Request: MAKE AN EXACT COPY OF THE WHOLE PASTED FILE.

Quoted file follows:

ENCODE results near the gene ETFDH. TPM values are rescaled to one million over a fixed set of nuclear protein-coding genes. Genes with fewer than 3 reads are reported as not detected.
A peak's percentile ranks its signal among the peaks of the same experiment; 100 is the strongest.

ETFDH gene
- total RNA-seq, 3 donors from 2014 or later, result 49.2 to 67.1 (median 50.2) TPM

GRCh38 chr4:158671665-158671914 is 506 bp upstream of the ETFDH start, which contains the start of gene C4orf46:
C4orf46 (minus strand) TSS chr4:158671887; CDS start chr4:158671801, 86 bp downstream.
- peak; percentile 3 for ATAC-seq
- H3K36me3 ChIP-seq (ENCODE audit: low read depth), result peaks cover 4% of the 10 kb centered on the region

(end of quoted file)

ENCODE results near the gene ETFDH. TPM values are rescaled to one million over a fixed set of nuclear protein-coding genes. Genes with fewer than 3 reads are reported as not detected.
A peak's percentile ranks its signal among the peaks of the same experiment; 100 is the strongest.

ETFDH gene
- total RNA-seq, 3 donors from 2014 or later, result 49.2 to 67.1 (median 50.2) TPM

GRCh38 chr4:158671665-158671914 is 506 bp upstream of the ETFDH start, which contains the start of gene C4orf46:
C4orf46 (minus strand) TSS chr4:158671887; CDS start chr4:158671801, 86 bp downstream.
- peak; percentile 3 for ATAC-seq
- H3K36me3 ChIP-seq (ENCODE audit: low read depth), result peaks cover 4% of the 10 kb centered on the region